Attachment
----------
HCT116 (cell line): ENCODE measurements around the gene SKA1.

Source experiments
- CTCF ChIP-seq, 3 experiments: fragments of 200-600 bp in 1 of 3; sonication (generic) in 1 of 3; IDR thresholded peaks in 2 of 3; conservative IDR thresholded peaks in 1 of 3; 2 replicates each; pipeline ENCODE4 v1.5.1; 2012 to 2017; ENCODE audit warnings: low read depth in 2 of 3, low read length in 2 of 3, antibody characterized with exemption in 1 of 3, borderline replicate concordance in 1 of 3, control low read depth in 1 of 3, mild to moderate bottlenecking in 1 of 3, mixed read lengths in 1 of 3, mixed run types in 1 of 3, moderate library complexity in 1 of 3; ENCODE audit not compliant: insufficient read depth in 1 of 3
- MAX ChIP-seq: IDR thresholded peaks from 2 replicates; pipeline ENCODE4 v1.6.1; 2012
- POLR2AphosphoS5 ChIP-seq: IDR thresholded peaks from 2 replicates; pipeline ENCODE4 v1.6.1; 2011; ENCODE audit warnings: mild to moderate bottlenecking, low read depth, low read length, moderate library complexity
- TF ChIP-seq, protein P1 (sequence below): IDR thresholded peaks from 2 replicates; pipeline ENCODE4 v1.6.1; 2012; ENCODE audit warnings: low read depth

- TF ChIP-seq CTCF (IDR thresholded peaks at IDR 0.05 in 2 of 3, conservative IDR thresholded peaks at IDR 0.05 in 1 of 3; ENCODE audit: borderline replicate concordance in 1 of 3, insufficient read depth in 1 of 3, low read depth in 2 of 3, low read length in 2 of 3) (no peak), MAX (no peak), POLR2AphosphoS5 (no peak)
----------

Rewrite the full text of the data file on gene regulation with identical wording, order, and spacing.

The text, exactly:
HCT116 (cell line): ENCODE measurements around the gene SKA1.

Source experiments
- CTCF ChIP-seq, 3 experiments: fragments of 200-600 bp in 1 of 3; sonication (generic) in 1 of 3; IDR thresholded peaks in 2 of 3; conservative IDR thresholded peaks in 1 of 3; 2 replicates each; pipeline ENCODE4 v1.5.1; 2012 to 2017; ENCODE audit warnings: low read depth in 2 of 3, low read length in 2 of 3, antibody characterized with exemption in 1 of 3, borderline replicate concordance in 1 of 3, control low read depth in 1 of 3, mild to moderate bottlenecking in 1 of 3, mixed read lengths in 1 of 3, mixed run types in 1 of 3, moderate library complexity in 1 of 3; ENCODE audit not compliant: insufficient read depth in 1 of 3
- MAX ChIP-seq: IDR thresholded peaks from 2 replicates; pipeline ENCODE4 v1.6.1; 2012
- POLR2AphosphoS5 ChIP-seq: IDR thresholded peaks from 2 replicates; pipeline ENCODE4 v1.6.1; 2011; ENCODE audit warnings: mild to moderate bottlenecking, low read depth, low read length, moderate library complexity
- TF ChIP-seq, protein P1 (sequence below): IDR thresholded peaks from 2 replicates; pipeline ENCODE4 v1.6.1; 2012; ENCODE audit warnings: low read depth

- TF ChIP-seq CTCF (IDR thresholded peaks at IDR 0.05 in 2 of 3, conservative IDR thresholded peaks at IDR 0.05 in 1 of 3; ENCODE audit: borderline replicate concordance in 1 of 3, insufficient read depth in 1 of 3, low read depth in 2 of 3, low read length in 2 of 3) (no peak), MAX (no peak), POLR2AphosphoS5 (no peak)